mine took 7 yards of gold satin.....
    I'm down with sexy satin goth dress, corset and maybe a top..... don't forget lace someplace! I'll send you some if I have too! lol
  17. Posted
    Pillow cases for your bed. Satin and silk are slippery and some in the skin care business say it helps to prevent wrinkles. You seem to have lots, what the heck. Also decorative pillows, curtains,
    lining or under layer for clothes (fab with a lace skirt or shirt), accent or trim would be great on any clothing or decor (pocket accent, trimming edges, collar, cuffs, layering with other fabrics). please post whatever you come up with.




  18. Posted
    When I saw the title I immediately thought picnic blanket! But its obvisously not big enough for that. How about a lunch bag? Or a shopping bag. Or you could use it to make waterproof gadget cases.
  19. Posted
    Could you post a picture? Depending on the color, it might make neat patches for clothing, or you could make appliques from it. Since it is waterproof though, you could use it to make cloth pads/panty liners.
  20. Posted
    ok so i was in remnant kings a couple of weeks ago and found some waterproof material (no idea what its called but its the kind of stuff fishermans coats are made of?). it was in the bargain bin and it's just a bit bigger than a fat quarter.

    at first i thought about making a wash bag out of it, but i have a few of those already that are really cute.

    so does anyone have any ideas i could try out. i thought about making a waterproof hat from it, but i'd probably look insane wearing it haha.
  21. Posted
    yea, i'm from scotland to jacqueline and there is a remnant kings in glasgow near me.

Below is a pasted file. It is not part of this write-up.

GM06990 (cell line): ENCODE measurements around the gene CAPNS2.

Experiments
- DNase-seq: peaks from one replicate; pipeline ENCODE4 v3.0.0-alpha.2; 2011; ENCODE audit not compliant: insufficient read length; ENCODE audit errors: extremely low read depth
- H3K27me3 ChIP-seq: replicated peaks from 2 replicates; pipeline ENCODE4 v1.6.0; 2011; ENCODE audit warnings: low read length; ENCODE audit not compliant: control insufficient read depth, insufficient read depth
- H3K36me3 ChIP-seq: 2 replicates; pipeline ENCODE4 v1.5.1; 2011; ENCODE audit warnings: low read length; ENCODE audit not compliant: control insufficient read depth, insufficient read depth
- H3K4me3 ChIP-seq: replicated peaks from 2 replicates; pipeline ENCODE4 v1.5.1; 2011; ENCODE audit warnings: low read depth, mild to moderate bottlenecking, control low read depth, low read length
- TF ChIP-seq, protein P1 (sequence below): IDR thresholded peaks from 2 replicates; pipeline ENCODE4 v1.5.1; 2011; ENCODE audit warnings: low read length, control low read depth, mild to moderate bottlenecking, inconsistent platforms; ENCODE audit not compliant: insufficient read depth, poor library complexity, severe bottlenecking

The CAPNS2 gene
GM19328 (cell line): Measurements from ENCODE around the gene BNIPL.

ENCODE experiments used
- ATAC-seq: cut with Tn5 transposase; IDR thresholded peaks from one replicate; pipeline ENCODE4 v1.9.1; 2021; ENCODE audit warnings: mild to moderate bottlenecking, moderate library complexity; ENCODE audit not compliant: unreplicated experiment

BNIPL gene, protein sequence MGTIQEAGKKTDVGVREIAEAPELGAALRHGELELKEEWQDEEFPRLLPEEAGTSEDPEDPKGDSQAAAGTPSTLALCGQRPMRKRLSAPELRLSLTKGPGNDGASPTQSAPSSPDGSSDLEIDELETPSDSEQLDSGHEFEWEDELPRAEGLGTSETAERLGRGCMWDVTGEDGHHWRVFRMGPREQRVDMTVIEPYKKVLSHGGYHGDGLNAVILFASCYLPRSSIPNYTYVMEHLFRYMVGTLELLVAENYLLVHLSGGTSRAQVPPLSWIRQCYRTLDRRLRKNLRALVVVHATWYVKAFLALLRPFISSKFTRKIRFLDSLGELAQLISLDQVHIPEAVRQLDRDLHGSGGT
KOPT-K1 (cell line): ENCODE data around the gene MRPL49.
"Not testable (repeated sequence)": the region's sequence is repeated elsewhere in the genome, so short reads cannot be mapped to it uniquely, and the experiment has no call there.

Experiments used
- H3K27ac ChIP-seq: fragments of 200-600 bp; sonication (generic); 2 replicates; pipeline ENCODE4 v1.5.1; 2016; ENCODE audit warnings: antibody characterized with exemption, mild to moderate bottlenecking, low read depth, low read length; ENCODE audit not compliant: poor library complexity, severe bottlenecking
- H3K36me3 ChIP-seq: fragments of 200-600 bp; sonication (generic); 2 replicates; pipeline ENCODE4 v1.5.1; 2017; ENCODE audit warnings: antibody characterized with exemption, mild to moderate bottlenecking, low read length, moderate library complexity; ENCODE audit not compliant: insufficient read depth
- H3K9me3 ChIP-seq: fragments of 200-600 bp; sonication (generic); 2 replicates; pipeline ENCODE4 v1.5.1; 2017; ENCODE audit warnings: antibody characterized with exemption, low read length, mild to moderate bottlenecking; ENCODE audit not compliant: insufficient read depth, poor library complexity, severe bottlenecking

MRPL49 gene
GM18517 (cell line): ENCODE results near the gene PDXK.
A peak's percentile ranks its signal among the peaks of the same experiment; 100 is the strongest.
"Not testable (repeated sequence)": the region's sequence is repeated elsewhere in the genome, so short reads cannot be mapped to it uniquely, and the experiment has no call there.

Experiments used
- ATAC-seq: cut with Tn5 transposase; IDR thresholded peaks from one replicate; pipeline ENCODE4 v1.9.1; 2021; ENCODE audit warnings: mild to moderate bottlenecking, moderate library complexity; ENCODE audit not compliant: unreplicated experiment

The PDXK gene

i'll have to check that out! i was in there last weekend but didn't see any then!
  22. Posted
    I like tops / blouses in satin although I have yet to make any although have modified some. I have made a number of belts and like the mix of satin and lace. Satin would be good for historical costume but obviously that is not really day to day. I think it works well in large areas with highlights / decoration in metallic threads (embroidery) etc.

    I will be interested in other responses here as I love satin
  23. Posted
    So, I have about 2 yards of black satin at my apartment, and my mom is sending me about 3 or 4 more yards (maybe more).

    I don't really ever work with plain fabrics, so I am a bit stumped as to what I should make.

    I like dresses and skirts, but don't know what styles would look good in satin since it's pretty shiny.

    Any suggestions? I am going to have more satin than I'll know what to do with, and I would like to make clothes out of it.
  24. Posted
    Hi, Do you have a 'Remnant Kings' where you live? I'm not sure if it' just a Scottish chain. They have 12" squares of felt in a really big range of colours. 70p each. I've just checked and they do have a website with the felt on it.
  25. Posted
    This is the first dress i made with my sewing machine ^_^

    Medium 945154 573833759303594 1276804528 n
  26. Posted
    I really like that talk to the trees dress! My local sewing shop sells really cheap polycotton that would be perfect for this, and I always have a ton of old vests hanging around.

    I like this maxi dress http://www.u-createcrafts.com/2011/07/boho-maxi-dress.html it looks pretty simple and you could use a pre-dyed fabric rather than dying in yourself.
  27. Posted
    Oh yeah. Threadbanger, on youtube, also shows easy starting points to work with basic patterns and alterations. You may have heard of them before. :)
  28. Posted
    One way I started was to get an old t-shirt and take it apart. Then I got some newspaper and traced around the parts. I just used the newspaper pattern on some fabric (2 or 3 yards) and then when I got to the bottom of the shirt I kept tracing to add length. If the practice I makes fits, then I can start adding small changes, like sleeve length and waist, ext...
    I also found ideas here: